Described by Dasa Drndic as “my ugly little book," and longlisted for the Republic of Consciousness Prize, Doppelgänger is divided into two tangentially linked stories; the first, Artur and Isabella, is about an old man and woman who briefly find each other, and the second, Pupi follows the disintegration of a middle-aged chemist after the death of his parents.
Drndic is often described as a blend of Beckett (for the bleakness and rhythms), W.G. Sebald (the reliance on photographs and interest in historical amnesia) and Thomas Bernhard (first-rate misanthropy), but these sorts of comparisons do nothing to convey the singular experience of reading her work ... This writer does not tell stories; she had flagrant contempt for them — those cozy bourgeois tchotchkes that belonged to a safer time, when retreat from the political was permissible. Her books are contraptions intended to produce a series of psychological and somatic responses in her readers. In short: panic, pity, shame, nausea, exhilaration — and then, the bewildering desire to experience these very emotions again ... These are not books to be read but endured. I resumed all my old vices to survive them, and adopted a few new ones. I developed warm, fraternal feelings for Job ... Drndic’s fondness for commas gives her sentences their peculiar gasping quality. The characters choke on what they cannot, will not, say.
...the Croatian visionary Dasa Drndic is only now receiving the recognition she deserves ... Doppelgänger, a boldly virtuosic novella in two parts, mirroring the realities of Croatia and Serbia, sees Drndic delighting in Beckettian high art. Described by her as 'my ugly little book' it was her personal favourite ... More than any of Drndic’s wonderful collage, archival, semi-autobiographical narratives thus far translated, it is the brief, if immense, Doppelgänger that may surprise even her established readers ... Doppelgänger, a book of the year, will seduce.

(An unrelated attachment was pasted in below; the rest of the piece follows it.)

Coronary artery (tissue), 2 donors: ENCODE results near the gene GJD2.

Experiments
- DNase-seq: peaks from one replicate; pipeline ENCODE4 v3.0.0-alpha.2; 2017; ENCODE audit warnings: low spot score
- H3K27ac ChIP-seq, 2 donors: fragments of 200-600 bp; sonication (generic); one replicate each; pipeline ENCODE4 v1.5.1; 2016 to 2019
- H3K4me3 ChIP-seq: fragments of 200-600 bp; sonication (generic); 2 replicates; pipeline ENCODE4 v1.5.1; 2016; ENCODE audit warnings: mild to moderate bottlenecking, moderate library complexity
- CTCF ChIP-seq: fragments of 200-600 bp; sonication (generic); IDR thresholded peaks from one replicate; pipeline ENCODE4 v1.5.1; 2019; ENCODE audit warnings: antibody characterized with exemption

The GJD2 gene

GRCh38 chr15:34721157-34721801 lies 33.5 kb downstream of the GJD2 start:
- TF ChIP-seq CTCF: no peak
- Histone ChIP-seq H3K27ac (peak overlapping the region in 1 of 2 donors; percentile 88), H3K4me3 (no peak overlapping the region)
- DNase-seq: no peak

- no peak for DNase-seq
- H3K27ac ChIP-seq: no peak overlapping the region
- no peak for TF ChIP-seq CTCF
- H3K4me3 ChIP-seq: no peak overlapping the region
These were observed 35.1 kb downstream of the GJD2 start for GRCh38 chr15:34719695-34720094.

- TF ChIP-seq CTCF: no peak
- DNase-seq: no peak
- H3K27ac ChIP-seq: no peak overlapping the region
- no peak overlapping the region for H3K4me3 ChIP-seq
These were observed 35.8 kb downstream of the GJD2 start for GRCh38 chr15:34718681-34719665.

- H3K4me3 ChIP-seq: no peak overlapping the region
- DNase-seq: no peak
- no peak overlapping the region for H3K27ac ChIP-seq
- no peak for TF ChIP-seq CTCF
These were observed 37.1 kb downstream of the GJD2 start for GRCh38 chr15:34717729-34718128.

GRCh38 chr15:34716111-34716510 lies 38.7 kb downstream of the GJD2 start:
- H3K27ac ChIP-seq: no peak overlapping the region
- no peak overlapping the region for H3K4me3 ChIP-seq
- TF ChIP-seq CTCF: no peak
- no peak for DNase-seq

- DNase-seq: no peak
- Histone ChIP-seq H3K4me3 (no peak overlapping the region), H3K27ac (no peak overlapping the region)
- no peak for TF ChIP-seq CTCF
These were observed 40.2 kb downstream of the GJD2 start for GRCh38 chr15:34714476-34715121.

Summary and examples give only the roughest idea of everything Drndić does in these two tales. They are remarkable pieces of writing, simple and straightforward in some ways -- reading easily and smoothly -- yet so complexly and variously spun and woven, constantly shifting tone, approach, and perspective. They capture both near-present-day Croatia, as well as taking in huge swathes of Yugoslavian history and the crimes of the Nazis leading up to and into the Second World War, and all the weight of history on individuals who lived through some of these experiences and times. Incredibly dark, there's also a great lightness to the stories; they're not weighed down by what grimness they seem to have, and though not really funny there's a comic touch and a well-captured sense of absurdities of human existence. It's hard or impossible to describe and convey everything Drndić does -- which is, of course, why you should read it. This is remarkable writing, and this is a very, very fine twinned multi-faceted work. It's hard or impossible to describe and convey everything Drndić does -- which is, of course, why you should read it. This is remarkable writing, and this is a very, very fine twinned multi-faceted work.